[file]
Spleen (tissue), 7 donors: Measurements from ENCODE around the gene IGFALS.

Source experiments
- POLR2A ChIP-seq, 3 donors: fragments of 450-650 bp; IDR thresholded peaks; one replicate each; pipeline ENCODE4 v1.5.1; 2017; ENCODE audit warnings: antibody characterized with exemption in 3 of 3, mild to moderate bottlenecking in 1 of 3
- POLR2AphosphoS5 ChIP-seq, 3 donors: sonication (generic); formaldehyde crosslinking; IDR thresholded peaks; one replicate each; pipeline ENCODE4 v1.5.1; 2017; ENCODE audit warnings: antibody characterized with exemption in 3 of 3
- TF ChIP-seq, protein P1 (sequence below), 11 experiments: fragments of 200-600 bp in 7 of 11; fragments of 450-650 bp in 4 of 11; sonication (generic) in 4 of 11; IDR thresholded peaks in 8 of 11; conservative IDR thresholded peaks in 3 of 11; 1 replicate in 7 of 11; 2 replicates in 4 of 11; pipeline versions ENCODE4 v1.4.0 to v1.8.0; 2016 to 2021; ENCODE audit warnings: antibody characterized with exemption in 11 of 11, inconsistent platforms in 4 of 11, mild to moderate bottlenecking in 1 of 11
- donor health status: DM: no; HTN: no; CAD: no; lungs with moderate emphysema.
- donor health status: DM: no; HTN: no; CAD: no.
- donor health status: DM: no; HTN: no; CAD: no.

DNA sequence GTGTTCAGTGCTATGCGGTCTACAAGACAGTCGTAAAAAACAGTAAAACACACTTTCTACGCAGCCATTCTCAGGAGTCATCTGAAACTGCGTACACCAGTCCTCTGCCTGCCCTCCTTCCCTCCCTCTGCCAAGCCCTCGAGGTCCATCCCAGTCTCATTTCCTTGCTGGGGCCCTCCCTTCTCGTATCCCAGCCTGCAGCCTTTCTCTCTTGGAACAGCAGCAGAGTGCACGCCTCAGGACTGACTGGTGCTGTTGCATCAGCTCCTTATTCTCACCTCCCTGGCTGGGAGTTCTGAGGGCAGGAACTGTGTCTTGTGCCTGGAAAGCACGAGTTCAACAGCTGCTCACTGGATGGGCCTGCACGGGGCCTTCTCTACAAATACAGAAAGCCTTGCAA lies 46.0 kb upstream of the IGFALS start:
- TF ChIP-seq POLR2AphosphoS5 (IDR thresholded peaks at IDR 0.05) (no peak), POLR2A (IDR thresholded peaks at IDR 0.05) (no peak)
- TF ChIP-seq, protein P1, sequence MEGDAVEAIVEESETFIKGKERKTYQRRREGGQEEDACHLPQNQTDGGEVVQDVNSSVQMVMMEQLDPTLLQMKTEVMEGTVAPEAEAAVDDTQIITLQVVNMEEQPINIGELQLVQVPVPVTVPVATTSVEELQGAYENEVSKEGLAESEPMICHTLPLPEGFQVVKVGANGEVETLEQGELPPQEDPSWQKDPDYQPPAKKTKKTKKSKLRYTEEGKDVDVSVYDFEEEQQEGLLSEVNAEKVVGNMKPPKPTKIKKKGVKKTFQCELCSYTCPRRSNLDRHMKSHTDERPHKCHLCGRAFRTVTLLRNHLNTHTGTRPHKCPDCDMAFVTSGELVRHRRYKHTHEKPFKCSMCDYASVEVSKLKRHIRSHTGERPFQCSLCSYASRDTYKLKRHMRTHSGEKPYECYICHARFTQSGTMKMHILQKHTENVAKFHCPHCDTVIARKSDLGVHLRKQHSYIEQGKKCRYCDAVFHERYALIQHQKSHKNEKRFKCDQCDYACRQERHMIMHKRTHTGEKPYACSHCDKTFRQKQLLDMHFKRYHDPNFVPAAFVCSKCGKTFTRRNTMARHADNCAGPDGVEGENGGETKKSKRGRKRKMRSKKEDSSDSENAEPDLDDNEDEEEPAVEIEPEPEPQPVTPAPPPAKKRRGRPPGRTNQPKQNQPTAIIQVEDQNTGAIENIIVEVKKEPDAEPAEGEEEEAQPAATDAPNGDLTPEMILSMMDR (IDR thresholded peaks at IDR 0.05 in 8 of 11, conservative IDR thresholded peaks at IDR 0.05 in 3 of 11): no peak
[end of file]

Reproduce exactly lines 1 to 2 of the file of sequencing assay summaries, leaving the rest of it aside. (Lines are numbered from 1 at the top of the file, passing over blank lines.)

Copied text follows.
Spleen (tissue), 7 donors: Measurements from ENCODE around the gene IGFALS.

Source experiments